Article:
Do we forget the tragedies and atrocities of the past? Of course not. However, we should give thanks that God’s spirit of tolerance and respect is alive and well in our sister religion. It is a good resolution to an old problem.

Though we can understand the yearning of the Psalmist to “see the defeat of his foes,” our Tradition also encourages repentance and reconciliation. As we learn in the Talmud (Berachot 10a, Midrashically interpreting Psalm 104.35): “Some criminals in Rabbi Meir’s neighborhood were giving him a great deal of trouble, and Rabbi Meir prayed that they should die. His wife Beruriah said to him: ‘How can you think that such a prayer is permitted? Is it written, “Sinners will cease?” No. It is written “Sins will cease.” Pray for an end to sin, and the criminals will stop sinning.’ Rabbi Meir prayed for them, and they repented.”



The Value of Suffering? Part II

December 7th: Miketz
Rabbi David E. Ostrich

In the Torah this week, in Par’shat Miketz, we see the beginning of the end of Joseph’s suffering. It has been a long road of abandonment, exploitation, and injustice, but God’s redemption is coming. Pharaoh’s cupbearer remembers the Hebrew lad who can interpret dreams, and he calls Joseph to Pharaoh’s attention. Pharaoh calls Joseph from the prison and poses his two perplexing dreams. Joseph humbly explains that he cannot interpret dreams—that he is merely channeling God’s message, and he gets down to business, interpreting the dreams and suggesting a course of action. Pharaoh is impressed, and a day that began with Joseph sitting forlorn in prison ends with him as the second most important official in Egypt.

We are also, of course, celebrating Chanukah—a very happy holiday. The Festival of Lights celebrates the dual miracles that led to the rededication (chanukah) of the Temple back around 165 BCE AND the resilience of our people and our faith. We are happy, as were the Maccabees when they were able once again to worship in the holy Temple. However, a lot of suffering was necessary in order for that first Chanukah to take place, and the suffering continued as the war with the Greek Syrians continued for a number of years.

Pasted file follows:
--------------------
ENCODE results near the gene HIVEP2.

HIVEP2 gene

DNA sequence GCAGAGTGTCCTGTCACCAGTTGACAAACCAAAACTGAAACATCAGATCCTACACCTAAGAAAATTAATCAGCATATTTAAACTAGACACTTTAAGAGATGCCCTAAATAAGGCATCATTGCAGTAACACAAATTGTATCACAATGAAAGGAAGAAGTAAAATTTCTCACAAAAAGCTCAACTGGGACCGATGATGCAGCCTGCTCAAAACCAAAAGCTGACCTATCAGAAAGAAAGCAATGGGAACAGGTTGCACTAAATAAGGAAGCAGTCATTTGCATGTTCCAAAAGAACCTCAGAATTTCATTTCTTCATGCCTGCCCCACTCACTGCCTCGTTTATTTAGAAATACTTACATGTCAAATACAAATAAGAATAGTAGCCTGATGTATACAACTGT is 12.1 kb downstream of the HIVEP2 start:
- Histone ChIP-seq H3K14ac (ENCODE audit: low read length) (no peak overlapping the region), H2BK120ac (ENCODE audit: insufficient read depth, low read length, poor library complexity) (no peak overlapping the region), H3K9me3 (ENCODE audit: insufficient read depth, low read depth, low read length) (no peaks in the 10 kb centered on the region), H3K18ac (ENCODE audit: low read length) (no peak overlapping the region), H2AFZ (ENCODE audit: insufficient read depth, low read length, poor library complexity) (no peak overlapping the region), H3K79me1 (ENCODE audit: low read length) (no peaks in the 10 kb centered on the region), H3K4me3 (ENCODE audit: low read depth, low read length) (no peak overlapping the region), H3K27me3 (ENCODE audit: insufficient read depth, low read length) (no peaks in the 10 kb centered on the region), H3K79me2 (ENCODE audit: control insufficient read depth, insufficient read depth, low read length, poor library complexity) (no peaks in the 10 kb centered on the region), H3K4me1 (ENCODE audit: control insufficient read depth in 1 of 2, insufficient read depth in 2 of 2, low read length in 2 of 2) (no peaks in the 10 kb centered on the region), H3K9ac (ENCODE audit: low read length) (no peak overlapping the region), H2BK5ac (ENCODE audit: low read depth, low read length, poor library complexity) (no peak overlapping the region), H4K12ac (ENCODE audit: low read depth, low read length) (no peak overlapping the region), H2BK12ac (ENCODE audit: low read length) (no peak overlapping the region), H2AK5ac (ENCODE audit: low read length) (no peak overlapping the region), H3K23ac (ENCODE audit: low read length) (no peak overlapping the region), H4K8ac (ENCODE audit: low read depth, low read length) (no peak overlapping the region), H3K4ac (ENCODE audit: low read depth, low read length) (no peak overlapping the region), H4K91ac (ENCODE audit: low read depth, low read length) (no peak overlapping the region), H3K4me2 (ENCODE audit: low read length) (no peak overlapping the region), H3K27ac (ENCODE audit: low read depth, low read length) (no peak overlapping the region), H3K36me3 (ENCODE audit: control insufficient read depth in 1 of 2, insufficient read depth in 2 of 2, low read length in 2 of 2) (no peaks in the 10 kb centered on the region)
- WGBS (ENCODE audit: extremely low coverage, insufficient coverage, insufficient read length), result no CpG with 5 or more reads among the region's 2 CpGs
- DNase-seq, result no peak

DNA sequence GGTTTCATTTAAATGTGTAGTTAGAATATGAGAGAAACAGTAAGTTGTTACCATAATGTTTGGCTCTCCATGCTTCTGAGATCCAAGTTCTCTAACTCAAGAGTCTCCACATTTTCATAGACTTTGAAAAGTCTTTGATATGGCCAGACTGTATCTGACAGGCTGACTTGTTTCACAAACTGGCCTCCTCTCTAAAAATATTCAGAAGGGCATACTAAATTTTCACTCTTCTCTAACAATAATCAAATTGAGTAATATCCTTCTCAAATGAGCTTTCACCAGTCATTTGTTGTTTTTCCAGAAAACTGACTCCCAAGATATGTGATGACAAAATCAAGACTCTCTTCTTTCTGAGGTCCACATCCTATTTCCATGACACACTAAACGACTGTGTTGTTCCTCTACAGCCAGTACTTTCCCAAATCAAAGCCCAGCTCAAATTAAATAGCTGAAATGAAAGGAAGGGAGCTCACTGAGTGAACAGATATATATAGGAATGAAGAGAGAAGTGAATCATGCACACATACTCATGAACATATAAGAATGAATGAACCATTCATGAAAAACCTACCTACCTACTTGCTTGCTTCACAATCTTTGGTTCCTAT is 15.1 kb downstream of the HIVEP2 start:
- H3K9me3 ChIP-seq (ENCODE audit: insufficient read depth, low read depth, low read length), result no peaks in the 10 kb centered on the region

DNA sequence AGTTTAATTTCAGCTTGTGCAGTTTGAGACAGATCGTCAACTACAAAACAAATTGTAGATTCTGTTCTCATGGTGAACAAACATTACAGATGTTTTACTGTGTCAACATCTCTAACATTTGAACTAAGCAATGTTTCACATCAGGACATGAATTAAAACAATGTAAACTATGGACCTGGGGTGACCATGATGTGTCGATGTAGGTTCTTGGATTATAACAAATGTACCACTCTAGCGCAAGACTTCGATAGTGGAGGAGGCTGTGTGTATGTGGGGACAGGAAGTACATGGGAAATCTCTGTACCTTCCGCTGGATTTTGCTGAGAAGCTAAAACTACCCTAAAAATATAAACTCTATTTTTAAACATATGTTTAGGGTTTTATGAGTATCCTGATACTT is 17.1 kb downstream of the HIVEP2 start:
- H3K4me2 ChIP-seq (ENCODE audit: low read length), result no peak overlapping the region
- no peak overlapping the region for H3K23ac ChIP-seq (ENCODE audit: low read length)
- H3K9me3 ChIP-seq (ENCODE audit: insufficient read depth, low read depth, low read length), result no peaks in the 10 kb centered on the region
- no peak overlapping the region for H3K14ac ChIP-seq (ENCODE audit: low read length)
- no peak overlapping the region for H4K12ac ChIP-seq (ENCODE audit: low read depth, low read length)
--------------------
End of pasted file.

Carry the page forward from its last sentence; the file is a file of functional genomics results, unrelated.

A hint of these generally forgotten difficulties comes in the English version of Ma’oz Tzur, the Chanukah Hymn. In the second verse we have:
Kindling new the holy lamps,
Priests approved in suffering,
Purified the nation’s shrine
Brought to God their offering.

 And, in the first verse, we sing:
Furious they assailed us,
But Thine arm availed us,
And Thy word broke their sword
When our own strength failed us.

We don’t tell the children about the fact that Judah Maccabee died in the ongoing war with the Greek Syrians—and the fact that the wars were real wars, with plenty of casualties on both sides. There was also suffering before the wars when many Jews were martyred for refusing to worship the Greek idols.

These stories are not in the Bible because they happened after the Bible. And, they are not included in the Talmud because the Rabbis did not want to emphasize the warrior ideal of the Maccabees. After all, they put together the Talmud in the aftermath of disastrous military efforts against the Romans (70 CE and 135 CE). From 140 CE until the mid-1800s, Judaism eschewed any kind of physical and forceful resistance—and therefore Chanukah was remembered through a different filter. (If it were not for the Christians and their Apocrypha and Pseudopigrapha, the four intertestamental Books of the Maccabees and their stories of gruesome martyrdoms might have been lost.)